Leading pump manufacturing company Kirloskar Brothers Limited (KBL) has set up a new manufacturing division in Maharashtra for high-end technology products, primarily used for nuclear applications.
Named as the Advanced Technology Product Division (ATPD), the new manufacturing division is based at the company's mother plant at Kirloskarvadi, in Maharashtra, KBL said in a statement.
The company, however, did not disclose the investment details.
"ATPD has primarily been built as a dedicated manufacturing division for high-end technology products, especially those used for nuclear applications," it said.
It is a state-of-the-art facility spread across 6,000 sq meter area and is fully equipped with modern machines and test facilities, including special measuring instruments. It is a one-stop shop for machining, quality control checks, assembly, and testing under high pressure and high temperature.
"We decided to build this dedicated unit for the upgradation of our existing products as well as the development of futuristic and technologically advanced solutions for the nuclear application segment," KBL Director and MD at SPP Pumps Limited, UK Alok Kirloskar said.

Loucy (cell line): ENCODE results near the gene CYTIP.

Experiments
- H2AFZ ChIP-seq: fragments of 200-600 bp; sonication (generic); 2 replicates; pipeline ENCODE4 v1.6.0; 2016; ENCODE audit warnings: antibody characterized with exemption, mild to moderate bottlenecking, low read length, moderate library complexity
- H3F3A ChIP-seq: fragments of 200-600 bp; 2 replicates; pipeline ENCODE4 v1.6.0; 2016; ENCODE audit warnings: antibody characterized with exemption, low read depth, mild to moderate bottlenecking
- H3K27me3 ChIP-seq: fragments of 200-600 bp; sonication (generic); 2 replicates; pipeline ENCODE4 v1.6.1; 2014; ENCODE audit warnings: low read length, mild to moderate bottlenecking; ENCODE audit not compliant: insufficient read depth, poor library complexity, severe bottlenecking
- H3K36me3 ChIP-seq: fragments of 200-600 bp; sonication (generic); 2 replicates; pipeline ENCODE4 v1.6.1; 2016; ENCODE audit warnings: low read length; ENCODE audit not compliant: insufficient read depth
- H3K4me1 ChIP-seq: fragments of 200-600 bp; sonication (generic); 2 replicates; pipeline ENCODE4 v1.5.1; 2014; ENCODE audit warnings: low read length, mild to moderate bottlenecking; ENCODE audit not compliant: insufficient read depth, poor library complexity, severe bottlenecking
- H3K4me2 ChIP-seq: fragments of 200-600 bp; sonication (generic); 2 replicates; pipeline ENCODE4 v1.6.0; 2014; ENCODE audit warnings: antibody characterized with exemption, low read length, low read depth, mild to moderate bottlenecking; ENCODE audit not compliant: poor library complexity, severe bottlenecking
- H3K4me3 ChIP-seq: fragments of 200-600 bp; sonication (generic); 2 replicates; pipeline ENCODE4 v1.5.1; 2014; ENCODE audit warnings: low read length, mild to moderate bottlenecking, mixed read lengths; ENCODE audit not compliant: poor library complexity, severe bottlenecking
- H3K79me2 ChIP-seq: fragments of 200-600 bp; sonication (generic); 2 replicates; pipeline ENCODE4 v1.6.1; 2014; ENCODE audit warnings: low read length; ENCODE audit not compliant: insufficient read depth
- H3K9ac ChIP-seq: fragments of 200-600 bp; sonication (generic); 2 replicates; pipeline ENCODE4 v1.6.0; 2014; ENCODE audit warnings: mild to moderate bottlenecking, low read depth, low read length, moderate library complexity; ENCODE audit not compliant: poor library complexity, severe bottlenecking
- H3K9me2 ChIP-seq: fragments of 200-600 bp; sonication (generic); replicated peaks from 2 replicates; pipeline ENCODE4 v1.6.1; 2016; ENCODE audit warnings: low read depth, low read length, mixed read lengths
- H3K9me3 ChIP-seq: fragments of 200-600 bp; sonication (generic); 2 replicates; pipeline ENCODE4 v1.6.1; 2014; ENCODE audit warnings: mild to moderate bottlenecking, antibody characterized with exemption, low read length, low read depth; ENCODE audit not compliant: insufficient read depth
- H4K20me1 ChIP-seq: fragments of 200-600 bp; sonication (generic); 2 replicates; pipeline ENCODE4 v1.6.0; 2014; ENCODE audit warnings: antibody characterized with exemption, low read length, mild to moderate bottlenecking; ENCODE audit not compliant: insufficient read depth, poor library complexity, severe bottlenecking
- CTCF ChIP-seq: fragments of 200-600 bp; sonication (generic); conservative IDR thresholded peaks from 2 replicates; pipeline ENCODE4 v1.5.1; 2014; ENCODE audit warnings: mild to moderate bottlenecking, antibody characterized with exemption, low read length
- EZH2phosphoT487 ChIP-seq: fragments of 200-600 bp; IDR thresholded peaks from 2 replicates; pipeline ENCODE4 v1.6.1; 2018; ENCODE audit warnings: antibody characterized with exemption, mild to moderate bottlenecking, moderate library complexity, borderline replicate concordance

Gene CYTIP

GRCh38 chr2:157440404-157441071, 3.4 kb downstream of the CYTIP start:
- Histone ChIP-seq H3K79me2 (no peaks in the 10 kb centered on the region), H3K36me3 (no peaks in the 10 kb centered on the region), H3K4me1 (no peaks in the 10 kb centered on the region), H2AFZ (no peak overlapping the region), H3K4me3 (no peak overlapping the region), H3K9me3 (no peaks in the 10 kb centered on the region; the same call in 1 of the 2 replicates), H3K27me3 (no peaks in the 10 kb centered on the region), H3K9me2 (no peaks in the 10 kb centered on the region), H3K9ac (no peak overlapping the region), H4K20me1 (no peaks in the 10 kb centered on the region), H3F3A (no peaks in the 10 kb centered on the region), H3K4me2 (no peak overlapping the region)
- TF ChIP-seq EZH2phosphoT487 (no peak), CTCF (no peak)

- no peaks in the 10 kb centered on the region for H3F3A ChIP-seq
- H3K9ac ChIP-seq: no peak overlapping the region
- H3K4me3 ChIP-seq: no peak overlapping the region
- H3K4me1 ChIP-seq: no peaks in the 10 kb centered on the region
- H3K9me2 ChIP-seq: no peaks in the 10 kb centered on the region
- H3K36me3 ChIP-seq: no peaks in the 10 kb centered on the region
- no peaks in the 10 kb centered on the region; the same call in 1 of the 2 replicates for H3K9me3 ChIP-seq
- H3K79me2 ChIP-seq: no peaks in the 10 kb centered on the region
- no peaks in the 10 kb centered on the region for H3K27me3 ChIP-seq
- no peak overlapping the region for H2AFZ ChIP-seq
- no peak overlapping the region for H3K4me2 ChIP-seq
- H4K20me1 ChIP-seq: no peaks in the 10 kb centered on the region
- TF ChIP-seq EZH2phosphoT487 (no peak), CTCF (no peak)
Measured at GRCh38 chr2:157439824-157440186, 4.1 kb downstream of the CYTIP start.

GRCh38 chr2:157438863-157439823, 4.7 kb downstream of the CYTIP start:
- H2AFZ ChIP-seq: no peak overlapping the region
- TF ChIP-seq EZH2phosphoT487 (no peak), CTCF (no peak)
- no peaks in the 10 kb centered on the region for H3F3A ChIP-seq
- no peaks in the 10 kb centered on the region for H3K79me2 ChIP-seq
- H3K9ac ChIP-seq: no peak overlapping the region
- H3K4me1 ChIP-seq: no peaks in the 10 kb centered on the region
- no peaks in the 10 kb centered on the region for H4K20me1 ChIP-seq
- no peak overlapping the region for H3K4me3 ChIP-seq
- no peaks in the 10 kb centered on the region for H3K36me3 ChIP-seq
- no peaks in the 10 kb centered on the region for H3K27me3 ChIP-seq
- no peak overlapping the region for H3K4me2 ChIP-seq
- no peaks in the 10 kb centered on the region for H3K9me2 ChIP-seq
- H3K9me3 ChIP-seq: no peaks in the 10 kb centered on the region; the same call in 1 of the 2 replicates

KBL is among the world leaders in pumping solutions for various critical applications in the nuclear industry, the statement said.
"The ATPD division marks KBL's continued commitment towards the government's Make in India and Aatmanirbhar Bharat initiatives," the company said.
KBL is the first and leading manufacturer of primary and secondary sodium pumps for Fast Breeder Reactors (FBR) in India. It is also among the only few providers of primary heat transfer pumps for the nuclear sector.
Besides, the company's Concrete Volute Pumps (CVP) form an essential part of various nuclear and thermal power plants across India.
"Thus, the establishment of the ATPD division is primarily aimed at further consolidating KBL's capabilities as a full-fledged dedicated provider of some of the most advanced fluid management technologies and solutions for a wide range of applications in the nuclear industry," it added.
(Only the headline and picture of this report may have been reworked by the Business Standard staff; the rest of the content is auto-generated from a syndicated feed.)
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